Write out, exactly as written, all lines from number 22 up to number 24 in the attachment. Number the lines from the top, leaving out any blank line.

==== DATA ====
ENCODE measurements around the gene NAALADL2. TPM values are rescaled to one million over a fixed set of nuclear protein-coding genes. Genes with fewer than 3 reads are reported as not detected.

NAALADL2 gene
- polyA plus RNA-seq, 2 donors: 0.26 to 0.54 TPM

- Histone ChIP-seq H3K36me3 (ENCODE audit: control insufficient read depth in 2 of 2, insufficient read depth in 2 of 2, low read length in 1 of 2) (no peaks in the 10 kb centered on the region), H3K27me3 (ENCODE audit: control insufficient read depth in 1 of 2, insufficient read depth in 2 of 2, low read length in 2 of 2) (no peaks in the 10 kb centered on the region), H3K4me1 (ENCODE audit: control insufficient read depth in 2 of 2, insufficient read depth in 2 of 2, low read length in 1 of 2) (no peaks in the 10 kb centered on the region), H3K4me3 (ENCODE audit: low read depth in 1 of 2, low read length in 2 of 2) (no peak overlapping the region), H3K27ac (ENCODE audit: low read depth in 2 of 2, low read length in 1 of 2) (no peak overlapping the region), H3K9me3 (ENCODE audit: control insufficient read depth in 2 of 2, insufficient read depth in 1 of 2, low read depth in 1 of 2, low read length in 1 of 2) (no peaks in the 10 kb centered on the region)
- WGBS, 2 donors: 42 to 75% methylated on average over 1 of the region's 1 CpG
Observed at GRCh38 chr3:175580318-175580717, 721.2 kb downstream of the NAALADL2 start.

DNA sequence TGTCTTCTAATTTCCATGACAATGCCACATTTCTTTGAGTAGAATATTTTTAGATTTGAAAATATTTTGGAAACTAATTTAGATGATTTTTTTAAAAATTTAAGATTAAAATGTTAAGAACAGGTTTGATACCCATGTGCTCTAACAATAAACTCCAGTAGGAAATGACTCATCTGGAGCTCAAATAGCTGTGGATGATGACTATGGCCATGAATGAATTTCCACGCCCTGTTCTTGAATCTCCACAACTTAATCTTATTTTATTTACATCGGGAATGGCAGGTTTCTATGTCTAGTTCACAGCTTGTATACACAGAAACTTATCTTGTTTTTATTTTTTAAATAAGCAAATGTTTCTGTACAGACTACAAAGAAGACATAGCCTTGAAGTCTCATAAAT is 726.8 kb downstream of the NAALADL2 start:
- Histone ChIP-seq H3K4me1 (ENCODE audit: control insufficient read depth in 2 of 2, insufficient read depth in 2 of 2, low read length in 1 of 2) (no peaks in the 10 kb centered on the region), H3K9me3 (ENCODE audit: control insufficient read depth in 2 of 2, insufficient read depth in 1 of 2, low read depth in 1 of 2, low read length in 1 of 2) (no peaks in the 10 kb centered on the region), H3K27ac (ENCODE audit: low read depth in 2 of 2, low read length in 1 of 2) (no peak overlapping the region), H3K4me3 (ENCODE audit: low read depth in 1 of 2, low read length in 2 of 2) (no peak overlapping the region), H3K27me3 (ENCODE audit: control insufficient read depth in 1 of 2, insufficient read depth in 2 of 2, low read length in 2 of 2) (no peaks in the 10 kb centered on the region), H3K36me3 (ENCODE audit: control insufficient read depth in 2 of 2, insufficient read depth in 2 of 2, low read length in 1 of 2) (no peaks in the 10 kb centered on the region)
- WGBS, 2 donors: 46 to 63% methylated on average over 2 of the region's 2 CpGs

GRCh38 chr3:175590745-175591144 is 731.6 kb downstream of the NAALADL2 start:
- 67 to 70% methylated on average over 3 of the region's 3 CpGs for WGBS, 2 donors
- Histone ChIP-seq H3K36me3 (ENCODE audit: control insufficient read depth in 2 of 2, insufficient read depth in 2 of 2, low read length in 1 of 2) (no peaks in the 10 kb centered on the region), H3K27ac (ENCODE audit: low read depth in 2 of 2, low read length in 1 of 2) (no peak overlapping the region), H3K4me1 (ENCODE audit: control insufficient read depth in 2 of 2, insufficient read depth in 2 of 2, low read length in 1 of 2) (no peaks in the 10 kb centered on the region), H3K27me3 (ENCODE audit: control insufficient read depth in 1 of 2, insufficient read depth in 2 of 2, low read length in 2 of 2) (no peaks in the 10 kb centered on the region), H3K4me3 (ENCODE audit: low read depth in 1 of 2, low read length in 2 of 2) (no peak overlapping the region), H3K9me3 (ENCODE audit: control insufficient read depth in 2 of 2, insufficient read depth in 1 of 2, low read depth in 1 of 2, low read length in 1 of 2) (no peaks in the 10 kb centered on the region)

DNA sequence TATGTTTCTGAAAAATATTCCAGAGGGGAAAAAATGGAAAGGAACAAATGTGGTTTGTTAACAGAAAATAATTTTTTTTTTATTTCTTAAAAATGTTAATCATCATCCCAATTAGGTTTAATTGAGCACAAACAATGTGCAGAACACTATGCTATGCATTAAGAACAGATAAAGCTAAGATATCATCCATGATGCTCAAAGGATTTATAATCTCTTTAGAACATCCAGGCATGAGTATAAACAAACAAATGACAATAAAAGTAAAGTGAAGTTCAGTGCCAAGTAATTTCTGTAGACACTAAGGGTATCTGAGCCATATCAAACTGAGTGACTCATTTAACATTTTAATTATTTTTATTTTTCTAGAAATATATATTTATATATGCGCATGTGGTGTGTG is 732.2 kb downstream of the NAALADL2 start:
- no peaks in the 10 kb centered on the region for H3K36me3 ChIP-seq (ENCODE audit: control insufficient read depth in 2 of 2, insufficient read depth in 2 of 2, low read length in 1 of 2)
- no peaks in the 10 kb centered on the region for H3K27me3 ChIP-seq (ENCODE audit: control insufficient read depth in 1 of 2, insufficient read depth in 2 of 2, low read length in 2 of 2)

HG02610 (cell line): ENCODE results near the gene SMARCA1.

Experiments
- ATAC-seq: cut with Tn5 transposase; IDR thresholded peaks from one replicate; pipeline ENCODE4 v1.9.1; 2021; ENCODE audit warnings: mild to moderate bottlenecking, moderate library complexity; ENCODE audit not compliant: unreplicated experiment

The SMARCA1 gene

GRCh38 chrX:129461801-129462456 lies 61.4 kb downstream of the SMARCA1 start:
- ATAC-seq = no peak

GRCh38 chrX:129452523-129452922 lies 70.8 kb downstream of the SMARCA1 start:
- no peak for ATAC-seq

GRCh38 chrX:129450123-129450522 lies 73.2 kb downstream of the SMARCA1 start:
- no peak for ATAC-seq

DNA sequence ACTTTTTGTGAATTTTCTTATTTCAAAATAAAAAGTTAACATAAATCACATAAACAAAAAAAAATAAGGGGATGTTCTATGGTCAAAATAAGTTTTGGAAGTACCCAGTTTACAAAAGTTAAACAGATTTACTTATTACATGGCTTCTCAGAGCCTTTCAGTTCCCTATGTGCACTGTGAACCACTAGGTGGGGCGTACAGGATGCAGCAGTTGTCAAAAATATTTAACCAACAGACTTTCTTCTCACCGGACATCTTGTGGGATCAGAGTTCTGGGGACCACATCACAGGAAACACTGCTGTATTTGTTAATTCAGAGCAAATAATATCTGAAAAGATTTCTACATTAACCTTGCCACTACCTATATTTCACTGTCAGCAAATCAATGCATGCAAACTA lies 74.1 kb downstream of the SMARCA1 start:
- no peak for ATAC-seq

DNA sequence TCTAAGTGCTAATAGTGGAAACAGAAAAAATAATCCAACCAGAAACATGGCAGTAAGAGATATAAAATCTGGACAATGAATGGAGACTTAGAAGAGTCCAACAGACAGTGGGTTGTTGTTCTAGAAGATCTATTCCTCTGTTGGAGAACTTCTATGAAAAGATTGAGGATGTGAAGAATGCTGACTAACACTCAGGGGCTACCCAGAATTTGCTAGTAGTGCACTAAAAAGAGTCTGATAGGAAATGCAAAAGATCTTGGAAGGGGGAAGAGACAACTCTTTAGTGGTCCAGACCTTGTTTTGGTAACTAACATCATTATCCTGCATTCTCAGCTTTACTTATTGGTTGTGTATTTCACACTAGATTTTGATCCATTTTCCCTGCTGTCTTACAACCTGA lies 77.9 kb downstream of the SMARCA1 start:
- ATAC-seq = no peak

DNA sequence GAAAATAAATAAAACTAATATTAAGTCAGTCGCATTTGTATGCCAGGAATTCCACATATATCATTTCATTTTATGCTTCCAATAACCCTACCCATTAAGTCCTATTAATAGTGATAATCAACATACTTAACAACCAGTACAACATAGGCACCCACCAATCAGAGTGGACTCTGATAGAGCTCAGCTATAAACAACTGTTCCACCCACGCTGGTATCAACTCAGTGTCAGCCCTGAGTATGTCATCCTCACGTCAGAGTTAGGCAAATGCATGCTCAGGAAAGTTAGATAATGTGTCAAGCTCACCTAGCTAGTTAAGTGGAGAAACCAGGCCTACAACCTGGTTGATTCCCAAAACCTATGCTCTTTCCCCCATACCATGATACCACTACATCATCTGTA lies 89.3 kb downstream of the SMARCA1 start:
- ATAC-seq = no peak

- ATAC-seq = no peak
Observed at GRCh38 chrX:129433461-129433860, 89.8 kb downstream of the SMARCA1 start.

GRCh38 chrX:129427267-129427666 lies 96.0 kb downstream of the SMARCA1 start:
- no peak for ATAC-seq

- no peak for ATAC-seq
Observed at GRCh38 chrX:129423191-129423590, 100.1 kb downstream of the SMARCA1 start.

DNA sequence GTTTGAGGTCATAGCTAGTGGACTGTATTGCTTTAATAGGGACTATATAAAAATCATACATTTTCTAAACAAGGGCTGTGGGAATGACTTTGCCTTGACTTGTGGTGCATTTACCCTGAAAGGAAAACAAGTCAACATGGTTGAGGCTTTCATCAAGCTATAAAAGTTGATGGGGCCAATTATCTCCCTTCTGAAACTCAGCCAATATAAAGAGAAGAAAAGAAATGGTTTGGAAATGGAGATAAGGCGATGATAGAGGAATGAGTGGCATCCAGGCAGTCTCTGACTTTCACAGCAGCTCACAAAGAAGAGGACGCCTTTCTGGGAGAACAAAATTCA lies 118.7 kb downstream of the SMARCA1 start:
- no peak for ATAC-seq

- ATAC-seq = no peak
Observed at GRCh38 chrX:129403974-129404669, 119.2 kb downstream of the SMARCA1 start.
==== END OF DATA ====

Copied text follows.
GRCh38 chrX:129452523-129452922 lies 70.8 kb downstream of the SMARCA1 start:
- no peak for ATAC-seq

GRCh38 chrX:129450123-129450522 lies 73.2 kb downstream of the SMARCA1 start: